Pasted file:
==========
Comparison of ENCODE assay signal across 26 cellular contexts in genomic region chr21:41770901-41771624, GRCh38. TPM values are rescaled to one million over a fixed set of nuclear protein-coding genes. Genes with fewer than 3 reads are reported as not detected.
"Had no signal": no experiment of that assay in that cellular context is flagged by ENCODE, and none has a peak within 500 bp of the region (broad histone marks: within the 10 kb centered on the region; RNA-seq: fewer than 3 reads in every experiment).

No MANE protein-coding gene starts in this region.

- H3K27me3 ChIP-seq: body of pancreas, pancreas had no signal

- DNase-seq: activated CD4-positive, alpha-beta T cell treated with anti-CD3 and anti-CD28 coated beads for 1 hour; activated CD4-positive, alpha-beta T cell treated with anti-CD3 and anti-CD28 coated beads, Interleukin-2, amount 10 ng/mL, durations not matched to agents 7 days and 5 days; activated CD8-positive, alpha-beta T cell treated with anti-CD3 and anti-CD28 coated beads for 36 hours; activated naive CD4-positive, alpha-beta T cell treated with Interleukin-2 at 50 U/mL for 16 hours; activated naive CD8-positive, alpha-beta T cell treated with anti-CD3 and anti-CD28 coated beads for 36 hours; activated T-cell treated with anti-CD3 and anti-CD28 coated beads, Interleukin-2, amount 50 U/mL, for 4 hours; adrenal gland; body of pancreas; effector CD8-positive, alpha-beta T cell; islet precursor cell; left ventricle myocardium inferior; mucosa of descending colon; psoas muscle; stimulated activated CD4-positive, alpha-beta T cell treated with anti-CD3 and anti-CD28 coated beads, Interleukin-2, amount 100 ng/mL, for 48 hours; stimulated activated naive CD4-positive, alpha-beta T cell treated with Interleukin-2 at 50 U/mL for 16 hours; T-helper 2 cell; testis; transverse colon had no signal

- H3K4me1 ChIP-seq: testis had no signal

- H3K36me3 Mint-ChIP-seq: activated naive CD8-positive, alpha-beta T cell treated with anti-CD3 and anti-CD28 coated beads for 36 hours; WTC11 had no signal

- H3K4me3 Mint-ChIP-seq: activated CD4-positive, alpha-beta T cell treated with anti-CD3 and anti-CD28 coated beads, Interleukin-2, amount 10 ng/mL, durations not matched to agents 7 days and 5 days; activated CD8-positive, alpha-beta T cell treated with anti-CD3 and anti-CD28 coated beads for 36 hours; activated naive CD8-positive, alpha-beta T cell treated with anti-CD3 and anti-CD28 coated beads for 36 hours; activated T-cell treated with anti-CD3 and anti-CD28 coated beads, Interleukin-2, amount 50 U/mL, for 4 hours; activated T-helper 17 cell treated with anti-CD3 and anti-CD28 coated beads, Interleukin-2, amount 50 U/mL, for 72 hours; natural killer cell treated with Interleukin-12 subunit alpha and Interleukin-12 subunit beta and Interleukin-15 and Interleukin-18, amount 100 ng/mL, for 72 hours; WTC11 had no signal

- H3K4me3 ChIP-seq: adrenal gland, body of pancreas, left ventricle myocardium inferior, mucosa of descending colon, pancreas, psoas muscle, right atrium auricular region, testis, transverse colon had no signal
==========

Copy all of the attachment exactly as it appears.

Comparison of ENCODE assay signal across 26 cellular contexts in genomic region chr21:41770901-41771624, GRCh38. TPM values are rescaled to one million over a fixed set of nuclear protein-coding genes. Genes with fewer than 3 reads are reported as not detected.
"Had no signal": no experiment of that assay in that cellular context is flagged by ENCODE, and none has a peak within 500 bp of the region (broad histone marks: within the 10 kb centered on the region; RNA-seq: fewer than 3 reads in every experiment).

No MANE protein-coding gene starts in this region.

- H3K27me3 ChIP-seq: body of pancreas, pancreas had no signal

- DNase-seq: activated CD4-positive, alpha-beta T cell treated with anti-CD3 and anti-CD28 coated beads for 1 hour; activated CD4-positive, alpha-beta T cell treated with anti-CD3 and anti-CD28 coated beads, Interleukin-2, amount 10 ng/mL, durations not matched to agents 7 days and 5 days; activated CD8-positive, alpha-beta T cell treated with anti-CD3 and anti-CD28 coated beads for 36 hours; activated naive CD4-positive, alpha-beta T cell treated with Interleukin-2 at 50 U/mL for 16 hours; activated naive CD8-positive, alpha-beta T cell treated with anti-CD3 and anti-CD28 coated beads for 36 hours; activated T-cell treated with anti-CD3 and anti-CD28 coated beads, Interleukin-2, amount 50 U/mL, for 4 hours; adrenal gland; body of pancreas; effector CD8-positive, alpha-beta T cell; islet precursor cell; left ventricle myocardium inferior; mucosa of descending colon; psoas muscle; stimulated activated CD4-positive, alpha-beta T cell treated with anti-CD3 and anti-CD28 coated beads, Interleukin-2, amount 100 ng/mL, for 48 hours; stimulated activated naive CD4-positive, alpha-beta T cell treated with Interleukin-2 at 50 U/mL for 16 hours; T-helper 2 cell; testis; transverse colon had no signal

- H3K4me1 ChIP-seq: testis had no signal

- H3K36me3 Mint-ChIP-seq: activated naive CD8-positive, alpha-beta T cell treated with anti-CD3 and anti-CD28 coated beads for 36 hours; WTC11 had no signal

- H3K4me3 Mint-ChIP-seq: activated CD4-positive, alpha-beta T cell treated with anti-CD3 and anti-CD28 coated beads, Interleukin-2, amount 10 ng/mL, durations not matched to agents 7 days and 5 days; activated CD8-positive, alpha-beta T cell treated with anti-CD3 and anti-CD28 coated beads for 36 hours; activated naive CD8-positive, alpha-beta T cell treated with anti-CD3 and anti-CD28 coated beads for 36 hours; activated T-cell treated with anti-CD3 and anti-CD28 coated beads, Interleukin-2, amount 50 U/mL, for 4 hours; activated T-helper 17 cell treated with anti-CD3 and anti-CD28 coated beads, Interleukin-2, amount 50 U/mL, for 72 hours; natural killer cell treated with Interleukin-12 subunit alpha and Interleukin-12 subunit beta and Interleukin-15 and Interleukin-18, amount 100 ng/mL, for 72 hours; WTC11 had no signal

- H3K4me3 ChIP-seq: adrenal gland, body of pancreas, left ventricle myocardium inferior, mucosa of descending colon, pancreas, psoas muscle, right atrium auricular region, testis, transverse colon had no signal